Wednesday, May 30, 2007

Publishing or Self - Publishing

It will probably come as no surprise to you that these days it is very hard to publish a book. For those of you, new authors, who haven't learned the reasons for this, consider the following facts

• Under incessant attack from TV, film, CD, video, and of course the Internet, the market for serious printed books has shrunk a good deal from what it was in prior decades. While all of these, especially the last, may not seem like direct competitors in kind, they are all direct competitors for the potential reader's time.

• One might be tempted to place significant blame on the declining quality of education as well. Insofar as this is true, it also operates synergistically with a decline in the quality of popular culture, particularly of the young who would otherwise be consumers of future literature.

• As a result, conventional print book publishers have had to concern themselves more and more with the bottom line, tending away from the effort and concern they previously expended in consciously supporting the quality of literary output. They no longer can maintain armies of in-house editors whose job it is to screen manuscripts sent to the publishing house by authors. The recognized freelance literary agent is now typically used to pre-screen such manuscripts.

• For newly written fiction, well over 95% of manuscripts by unknown / first time authors are rejected by agents. Of those manuscripts which are accepted by agents, over 95% are rejected by conventional publishing houses, believing they represent a serious risk to their bottom line. There is thus currently almost no market in conventional book publishing for fiction by new authors in the U.S.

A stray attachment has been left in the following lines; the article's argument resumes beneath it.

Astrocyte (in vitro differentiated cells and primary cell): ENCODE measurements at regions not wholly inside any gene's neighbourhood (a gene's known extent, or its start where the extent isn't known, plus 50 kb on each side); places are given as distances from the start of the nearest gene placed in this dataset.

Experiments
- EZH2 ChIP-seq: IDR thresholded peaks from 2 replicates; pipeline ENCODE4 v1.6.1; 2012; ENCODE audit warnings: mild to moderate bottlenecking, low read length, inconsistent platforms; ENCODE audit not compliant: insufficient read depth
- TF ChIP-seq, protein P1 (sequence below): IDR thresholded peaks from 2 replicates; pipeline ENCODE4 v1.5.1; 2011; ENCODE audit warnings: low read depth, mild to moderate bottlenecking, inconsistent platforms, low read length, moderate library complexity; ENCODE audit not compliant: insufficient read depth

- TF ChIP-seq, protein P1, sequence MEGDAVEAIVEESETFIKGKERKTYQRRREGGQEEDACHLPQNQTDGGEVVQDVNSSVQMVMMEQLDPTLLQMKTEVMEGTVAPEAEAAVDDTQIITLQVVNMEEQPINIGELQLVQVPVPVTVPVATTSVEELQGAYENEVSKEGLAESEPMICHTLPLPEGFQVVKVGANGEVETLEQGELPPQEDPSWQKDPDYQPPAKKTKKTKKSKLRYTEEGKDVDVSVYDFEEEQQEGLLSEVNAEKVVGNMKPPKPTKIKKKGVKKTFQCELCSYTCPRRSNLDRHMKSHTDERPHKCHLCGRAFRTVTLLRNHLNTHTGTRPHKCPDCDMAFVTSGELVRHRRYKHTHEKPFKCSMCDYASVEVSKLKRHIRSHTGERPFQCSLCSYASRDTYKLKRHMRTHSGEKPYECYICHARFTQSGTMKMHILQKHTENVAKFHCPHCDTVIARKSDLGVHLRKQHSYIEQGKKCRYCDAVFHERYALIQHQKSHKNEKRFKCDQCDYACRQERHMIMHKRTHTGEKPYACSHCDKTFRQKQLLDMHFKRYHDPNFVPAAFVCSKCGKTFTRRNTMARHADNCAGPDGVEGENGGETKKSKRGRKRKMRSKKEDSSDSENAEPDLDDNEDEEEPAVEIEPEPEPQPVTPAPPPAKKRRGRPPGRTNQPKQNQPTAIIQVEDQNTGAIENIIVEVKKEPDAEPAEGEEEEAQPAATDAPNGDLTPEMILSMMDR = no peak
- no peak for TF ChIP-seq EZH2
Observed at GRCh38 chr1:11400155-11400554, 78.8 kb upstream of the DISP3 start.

• Authors of authoritative or otherwise interesting non-fiction generally have an easier (but not always easy) time with conventional book publishing. This may be particularly true of scholarly works written by recognized experts (of course, new fiction by well-known authors in general also gets an easy path to conventional publication.)

How can we authors publish a book in the face of this current unsatisfactory condition? Fortunately, there are three relatively recent developments in book publishing, book printing, book marketing and promotion that, if used wisely, can be used to overcome the publishing brick wall and get our books out to the public:

• Web-based publishing and similar state-of-the-art printing technology allows us to print relatively few high-quality books at a time at remarkably low cost. Though that cost is typically borne by the author, the process allows him to retain all rights to his literary creation — something that conventional book publishers never permit.

• Internet-published books, or e-books, are a very good way for small manuscripts to be created with virtually no printing costs, since the e-book exists only in electronic form.

• The Internet is an excellent way for the author or his allies to promote and even to sell his book directly to the reading public. It is not usually recommended that it be the only way to promote your book, but it provides an excellent start.

This route to publish a book has a number of advantages for you, the author. You may not have even thought of some of them, or if you did, gave them much merit. Still, consider, if you will, some of these:

• Your publication plans do not have to depend on a publisher's opinion of your work, which is at least as likely to be based on his estimate of the likelihood of making money from it as of its literary worth.

• The fact that you do not have to wait for anyone's opinions or views, nor do you have to surrender any of your rights to the publication, can act as a powerful energizer to you while you actually carry out your planned publication.

• You can save a great deal of time to publish a book — typically the many months that it takes to find an agent; and if you finally do, for the agent to find a conventional book publisher.